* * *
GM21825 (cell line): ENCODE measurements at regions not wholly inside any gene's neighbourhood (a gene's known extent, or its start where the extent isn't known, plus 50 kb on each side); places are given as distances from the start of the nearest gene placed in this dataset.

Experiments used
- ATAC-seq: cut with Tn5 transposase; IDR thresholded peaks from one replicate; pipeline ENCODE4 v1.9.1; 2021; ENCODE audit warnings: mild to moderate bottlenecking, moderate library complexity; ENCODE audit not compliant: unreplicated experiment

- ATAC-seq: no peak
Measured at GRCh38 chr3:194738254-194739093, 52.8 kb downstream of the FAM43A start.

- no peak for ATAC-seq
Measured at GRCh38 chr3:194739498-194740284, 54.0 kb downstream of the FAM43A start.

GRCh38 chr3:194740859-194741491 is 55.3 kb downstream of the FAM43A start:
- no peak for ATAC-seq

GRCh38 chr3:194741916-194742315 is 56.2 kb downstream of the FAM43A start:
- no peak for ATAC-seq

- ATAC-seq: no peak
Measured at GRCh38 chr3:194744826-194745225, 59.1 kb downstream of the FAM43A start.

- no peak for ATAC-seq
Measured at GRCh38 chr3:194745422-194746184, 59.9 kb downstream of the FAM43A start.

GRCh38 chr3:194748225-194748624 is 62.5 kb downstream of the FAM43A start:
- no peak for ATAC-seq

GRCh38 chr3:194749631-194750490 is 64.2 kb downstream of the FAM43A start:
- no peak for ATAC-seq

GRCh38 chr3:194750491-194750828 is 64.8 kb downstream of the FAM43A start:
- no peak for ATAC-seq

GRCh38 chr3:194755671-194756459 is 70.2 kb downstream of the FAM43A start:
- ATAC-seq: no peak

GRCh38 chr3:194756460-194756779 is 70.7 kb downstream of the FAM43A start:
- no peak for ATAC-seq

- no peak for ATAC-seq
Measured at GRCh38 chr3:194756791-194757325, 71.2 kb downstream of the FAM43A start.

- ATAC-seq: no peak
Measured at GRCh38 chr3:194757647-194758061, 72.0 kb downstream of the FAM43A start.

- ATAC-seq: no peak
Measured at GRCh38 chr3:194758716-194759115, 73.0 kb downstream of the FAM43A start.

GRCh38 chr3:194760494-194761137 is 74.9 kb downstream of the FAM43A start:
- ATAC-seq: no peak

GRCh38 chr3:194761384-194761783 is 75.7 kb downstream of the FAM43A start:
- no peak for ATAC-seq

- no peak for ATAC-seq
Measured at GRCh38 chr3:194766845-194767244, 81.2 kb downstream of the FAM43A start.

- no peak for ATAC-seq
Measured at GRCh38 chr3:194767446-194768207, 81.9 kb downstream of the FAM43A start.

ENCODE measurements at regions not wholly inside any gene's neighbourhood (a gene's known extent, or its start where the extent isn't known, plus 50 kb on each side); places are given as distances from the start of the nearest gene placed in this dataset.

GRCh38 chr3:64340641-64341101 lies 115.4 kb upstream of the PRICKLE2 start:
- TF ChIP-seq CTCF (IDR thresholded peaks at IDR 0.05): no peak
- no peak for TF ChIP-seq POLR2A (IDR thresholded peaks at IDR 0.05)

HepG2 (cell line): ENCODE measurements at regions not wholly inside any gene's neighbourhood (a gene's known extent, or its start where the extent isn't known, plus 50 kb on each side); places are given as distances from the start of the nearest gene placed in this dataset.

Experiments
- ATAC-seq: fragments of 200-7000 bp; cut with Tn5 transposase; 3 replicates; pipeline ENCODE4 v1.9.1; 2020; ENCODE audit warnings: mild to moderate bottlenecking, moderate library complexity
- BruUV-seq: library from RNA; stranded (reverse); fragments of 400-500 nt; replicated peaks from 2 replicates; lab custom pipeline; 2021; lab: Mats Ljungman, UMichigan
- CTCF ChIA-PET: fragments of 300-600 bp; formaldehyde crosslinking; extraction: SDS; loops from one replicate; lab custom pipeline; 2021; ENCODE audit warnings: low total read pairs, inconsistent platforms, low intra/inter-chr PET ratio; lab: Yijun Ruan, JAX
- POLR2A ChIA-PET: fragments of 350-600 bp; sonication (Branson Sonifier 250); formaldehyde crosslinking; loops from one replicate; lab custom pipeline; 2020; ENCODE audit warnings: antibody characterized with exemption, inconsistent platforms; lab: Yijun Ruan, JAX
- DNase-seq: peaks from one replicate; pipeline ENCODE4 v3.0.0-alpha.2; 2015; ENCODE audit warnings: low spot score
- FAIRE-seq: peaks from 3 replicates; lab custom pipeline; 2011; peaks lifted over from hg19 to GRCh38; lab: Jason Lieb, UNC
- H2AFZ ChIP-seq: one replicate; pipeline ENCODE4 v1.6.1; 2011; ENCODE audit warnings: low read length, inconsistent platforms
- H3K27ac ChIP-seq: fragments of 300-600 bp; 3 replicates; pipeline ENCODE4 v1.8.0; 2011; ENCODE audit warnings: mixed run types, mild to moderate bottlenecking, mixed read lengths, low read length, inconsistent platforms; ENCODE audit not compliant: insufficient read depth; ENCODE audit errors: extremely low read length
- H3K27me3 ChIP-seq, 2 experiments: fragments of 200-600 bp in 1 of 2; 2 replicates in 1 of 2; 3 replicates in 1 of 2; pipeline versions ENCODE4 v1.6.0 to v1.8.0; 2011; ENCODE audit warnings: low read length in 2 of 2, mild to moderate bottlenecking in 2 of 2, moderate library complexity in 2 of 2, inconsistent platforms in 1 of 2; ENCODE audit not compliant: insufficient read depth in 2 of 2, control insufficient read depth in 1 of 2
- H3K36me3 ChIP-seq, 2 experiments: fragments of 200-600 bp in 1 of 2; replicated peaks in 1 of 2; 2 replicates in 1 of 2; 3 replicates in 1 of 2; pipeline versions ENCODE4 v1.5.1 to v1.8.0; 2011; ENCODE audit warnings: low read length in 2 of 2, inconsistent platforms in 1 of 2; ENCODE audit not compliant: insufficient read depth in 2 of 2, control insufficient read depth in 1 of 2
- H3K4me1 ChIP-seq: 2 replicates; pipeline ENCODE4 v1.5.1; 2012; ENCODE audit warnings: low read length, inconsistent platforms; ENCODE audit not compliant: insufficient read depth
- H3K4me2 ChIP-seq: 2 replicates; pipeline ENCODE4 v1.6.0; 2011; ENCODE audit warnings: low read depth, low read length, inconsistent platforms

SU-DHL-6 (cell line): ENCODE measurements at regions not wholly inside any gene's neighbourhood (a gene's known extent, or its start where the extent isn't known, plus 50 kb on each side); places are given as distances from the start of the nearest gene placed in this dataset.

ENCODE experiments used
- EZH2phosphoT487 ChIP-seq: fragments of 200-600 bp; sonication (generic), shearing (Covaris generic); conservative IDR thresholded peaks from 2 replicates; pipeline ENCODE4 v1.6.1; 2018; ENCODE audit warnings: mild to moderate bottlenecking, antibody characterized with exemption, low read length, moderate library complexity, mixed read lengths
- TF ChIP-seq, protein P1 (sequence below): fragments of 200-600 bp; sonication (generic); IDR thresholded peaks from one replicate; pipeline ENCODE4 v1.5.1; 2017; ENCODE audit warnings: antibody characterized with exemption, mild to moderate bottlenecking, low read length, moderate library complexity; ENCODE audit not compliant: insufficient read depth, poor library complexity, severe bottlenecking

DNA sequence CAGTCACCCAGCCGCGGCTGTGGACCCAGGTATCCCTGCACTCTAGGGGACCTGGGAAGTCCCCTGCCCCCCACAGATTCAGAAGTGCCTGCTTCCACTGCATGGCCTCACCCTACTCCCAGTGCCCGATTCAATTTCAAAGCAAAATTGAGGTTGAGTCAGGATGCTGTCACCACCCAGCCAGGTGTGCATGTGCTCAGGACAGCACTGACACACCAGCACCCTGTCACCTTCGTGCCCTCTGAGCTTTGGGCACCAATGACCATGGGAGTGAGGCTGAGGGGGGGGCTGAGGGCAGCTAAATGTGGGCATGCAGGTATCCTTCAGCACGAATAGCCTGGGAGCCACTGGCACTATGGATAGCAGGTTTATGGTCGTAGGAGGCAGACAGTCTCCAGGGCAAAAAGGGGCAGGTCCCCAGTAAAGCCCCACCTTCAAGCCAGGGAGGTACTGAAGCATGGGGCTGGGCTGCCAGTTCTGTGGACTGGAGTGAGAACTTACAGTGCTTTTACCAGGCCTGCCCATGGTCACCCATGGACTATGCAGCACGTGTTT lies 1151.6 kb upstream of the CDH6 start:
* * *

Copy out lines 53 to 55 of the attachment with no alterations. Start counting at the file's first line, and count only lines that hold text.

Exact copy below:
- H3K27ac ChIP-seq: fragments of 300-600 bp; 3 replicates; pipeline ENCODE4 v1.8.0; 2011; ENCODE audit warnings: mixed run types, mild to moderate bottlenecking, mixed read lengths, low read length, inconsistent platforms; ENCODE audit not compliant: insufficient read depth; ENCODE audit errors: extremely low read length
- H3K27me3 ChIP-seq, 2 experiments: fragments of 200-600 bp in 1 of 2; 2 replicates in 1 of 2; 3 replicates in 1 of 2; pipeline versions ENCODE4 v1.6.0 to v1.8.0; 2011; ENCODE audit warnings: low read length in 2 of 2, mild to moderate bottlenecking in 2 of 2, moderate library complexity in 2 of 2, inconsistent platforms in 1 of 2; ENCODE audit not compliant: insufficient read depth in 2 of 2, control insufficient read depth in 1 of 2
- H3K36me3 ChIP-seq, 2 experiments: fragments of 200-600 bp in 1 of 2; replicated peaks in 1 of 2; 2 replicates in 1 of 2; 3 replicates in 1 of 2; pipeline versions ENCODE4 v1.5.1 to v1.8.0; 2011; ENCODE audit warnings: low read length in 2 of 2, inconsistent platforms in 1 of 2; ENCODE audit not compliant: insufficient read depth in 2 of 2, control insufficient read depth in 1 of 2